Force effects

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One of the plus points of H3D is that developers can work on one scenegraph that integrates both graphics and haptics. These examples with various types of force effects demonstrate exactly that. When programming with X3D, force effects haptics can be added to the scenegraph just like any other node.

H3DAPI implements six types of force effects:

  • Force field
  • Spring effect
  • Magnetic geometry effect
  • Position function effect
  • Time function effect
  • Viscosity effect

All the force effects nodes in H3DAPI inherit from H3DForceEffect which only contains the metadata field, and thus is the only field common to all force effects node. We will go through examples for the first five effects here.

Image:Note-tip.pngThis tutorial refers to the source code. You can download it from SVN at H3D release branch, or find it at H3D/H3DAPI/examples/ForceEffects/.

Contents

Force field

A force field adds a constant force to the scene. Force fields are added with the ForceField node, which has only one field of its own: force, an SFVec3f typed field that specifies the force to render.

 
<!!-- forcefield.x3d -->
<ForceField force = "0.5 0 0"/>
 

The one line of code above generates a force field of 0.5N in the positive x-direction.


Spring effect

The spring effect models force by spring and is added to a scene with the SpringEffect node. The example below demonstrates this and the concept of the startDistance, escapeDistance and active fields.

 
<!!-- springs.x3d -->
<Group>
  <Shape>
    <Appearance>
      <Material diffuseColor="1 0 0" transparency="0.5"/>
    </Appearance>
    <Sphere DEF="SPHERE" radius = "0.01" />
  </Shape>
  <SpringEffect DEF="SPRING" escapeDistance="0.03"/>
 

A red-coloured transparent Sphere is added to the scene, followed by a SpringEffect. By the default, the position of the SpringEffect is at the origin, which is also the center of the sphere. The position of the SpringEffect can be changed by changing the value of its position field, which we do not do here.

 
<!!-- springs.x3d -->
  <PythonScript DEF="PS" url="springs.py" />
  <ROUTE fromNode="SPRING" fromField="active" toNode="PS" toField="sphereRadius"/>
  <ROUTE fromNode="SPRING" fromField="startDistance" toNode="PS" toField="sphereRadius"/>
  <ROUTE fromNode="SPRING" fromField="escapeDistance" toNode="PS" toField="sphereRadius"/>
  <ROUTE fromNode="PS" fromField="sphereRadius" toNode="SPHERE" toField="radius"/>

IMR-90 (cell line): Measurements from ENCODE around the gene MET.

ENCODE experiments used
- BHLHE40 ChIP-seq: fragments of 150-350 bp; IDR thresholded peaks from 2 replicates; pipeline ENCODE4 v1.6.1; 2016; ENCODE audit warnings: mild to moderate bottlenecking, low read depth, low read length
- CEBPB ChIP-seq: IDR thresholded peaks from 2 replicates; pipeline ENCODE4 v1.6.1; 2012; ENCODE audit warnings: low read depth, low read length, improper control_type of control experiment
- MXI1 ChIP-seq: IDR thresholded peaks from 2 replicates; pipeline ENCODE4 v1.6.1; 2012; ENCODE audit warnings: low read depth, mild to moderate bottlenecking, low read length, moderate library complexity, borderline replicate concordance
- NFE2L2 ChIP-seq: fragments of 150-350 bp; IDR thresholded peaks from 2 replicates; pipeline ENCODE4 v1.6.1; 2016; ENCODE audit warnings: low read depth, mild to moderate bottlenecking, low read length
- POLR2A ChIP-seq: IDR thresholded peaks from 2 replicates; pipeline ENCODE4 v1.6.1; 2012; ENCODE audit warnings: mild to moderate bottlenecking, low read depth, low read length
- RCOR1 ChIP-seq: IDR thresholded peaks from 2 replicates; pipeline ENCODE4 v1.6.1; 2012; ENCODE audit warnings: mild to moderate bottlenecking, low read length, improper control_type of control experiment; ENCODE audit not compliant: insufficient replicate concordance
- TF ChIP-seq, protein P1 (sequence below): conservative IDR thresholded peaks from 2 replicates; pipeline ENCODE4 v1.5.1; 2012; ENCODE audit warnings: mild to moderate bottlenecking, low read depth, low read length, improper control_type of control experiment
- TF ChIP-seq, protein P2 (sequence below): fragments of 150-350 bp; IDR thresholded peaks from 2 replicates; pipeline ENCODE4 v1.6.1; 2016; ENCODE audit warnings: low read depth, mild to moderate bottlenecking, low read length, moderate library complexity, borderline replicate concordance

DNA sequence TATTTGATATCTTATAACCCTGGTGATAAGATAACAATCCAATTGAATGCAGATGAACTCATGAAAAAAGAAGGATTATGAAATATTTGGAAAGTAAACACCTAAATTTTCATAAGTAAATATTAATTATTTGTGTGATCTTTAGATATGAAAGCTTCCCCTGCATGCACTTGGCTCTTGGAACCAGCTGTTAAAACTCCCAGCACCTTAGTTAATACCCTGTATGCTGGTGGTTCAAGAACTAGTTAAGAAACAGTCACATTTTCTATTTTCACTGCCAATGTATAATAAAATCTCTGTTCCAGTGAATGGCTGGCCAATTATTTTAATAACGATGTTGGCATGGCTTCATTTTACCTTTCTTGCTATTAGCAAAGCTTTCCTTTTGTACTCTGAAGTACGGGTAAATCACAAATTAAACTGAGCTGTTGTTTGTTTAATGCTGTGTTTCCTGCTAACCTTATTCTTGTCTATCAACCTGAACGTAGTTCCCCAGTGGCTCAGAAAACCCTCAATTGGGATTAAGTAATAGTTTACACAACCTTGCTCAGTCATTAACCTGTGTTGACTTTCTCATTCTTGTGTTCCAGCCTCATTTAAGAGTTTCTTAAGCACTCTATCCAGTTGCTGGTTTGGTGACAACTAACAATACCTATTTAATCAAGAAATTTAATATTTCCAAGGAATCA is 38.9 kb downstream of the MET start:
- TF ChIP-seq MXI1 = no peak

</Group>
 

Then a PythonScript with a sphereRadius field is added, routed to by the fields active, startDistance and escapeDistance of SpringEffect. The active field is an outputOnly field whose value is True when the SpringEffect is acting on a haptics device, and False when it is not. The startDistance field is an SFFloat indicating the distance from the SpringEffect position where force starts to act on the haptics device. escapeDistance is the distance from the geometry that when exceeded while the SpringEffect is active, the SpringEffect will no longer generate any force on the haptics device.

Since this is an X3D tutorial for H3DAPI beginners we will not discuss the details of the Python script. The keen reader may find the script below. It suffices to know for now that the sphereRadius field is just like any other field. It is an inputOutput field of type SFFloat whose value is determined by the following:

  • if SpringEffect is active i.e. active is True, the value is the same as escapeDistance.
  • if SpringEffect is inactive i.e. active is False, the value is the same as startDistance.

sphereRadius is then routed to the radius of the Sphere, which means that when there is a change in value of sphereRadius, radius will be updated to the same value.

 
#springs.py
from H3DInterface import *
 
class SphereRadius( TypedField( SFFloat, ( SFBool, SFFloat, SFFloat )  ) ):
  def update( self, event ):
    routes_in = self.getRoutesIn()
    active = routes_in[0].getValue()
    start_dist = routes_in[1].getValue()
    escape_dist = routes_in[2].getValue()
    if( active ):
      return escape_dist
    else:
      return start_dist
 
sphereRadius = SphereRadius()
 


Magnetic geometry effect

The magnetic geometry effect models a magnetic force and is implemented in the MagneticGeometryEffect node. The following code shows the magnetic geometry effect in action. The MagneticGeometryEffect is akin to MagneticSurface. While MagneticSurface is an H3DSurface node and is a child of the Appearance node that defines the appearance of an X3DGeometryNode, MagneticGeometryEffect is an H3DForceEffect that uses the X3DGeometryNode to specify the geometry of its source object.

 
<!!-- magneticGeometryEffect.x3d -->
<Transform translation="0 -0.05 0">
  <Transform translation="0.1 0 0">
    <Shape>
      <Appearance>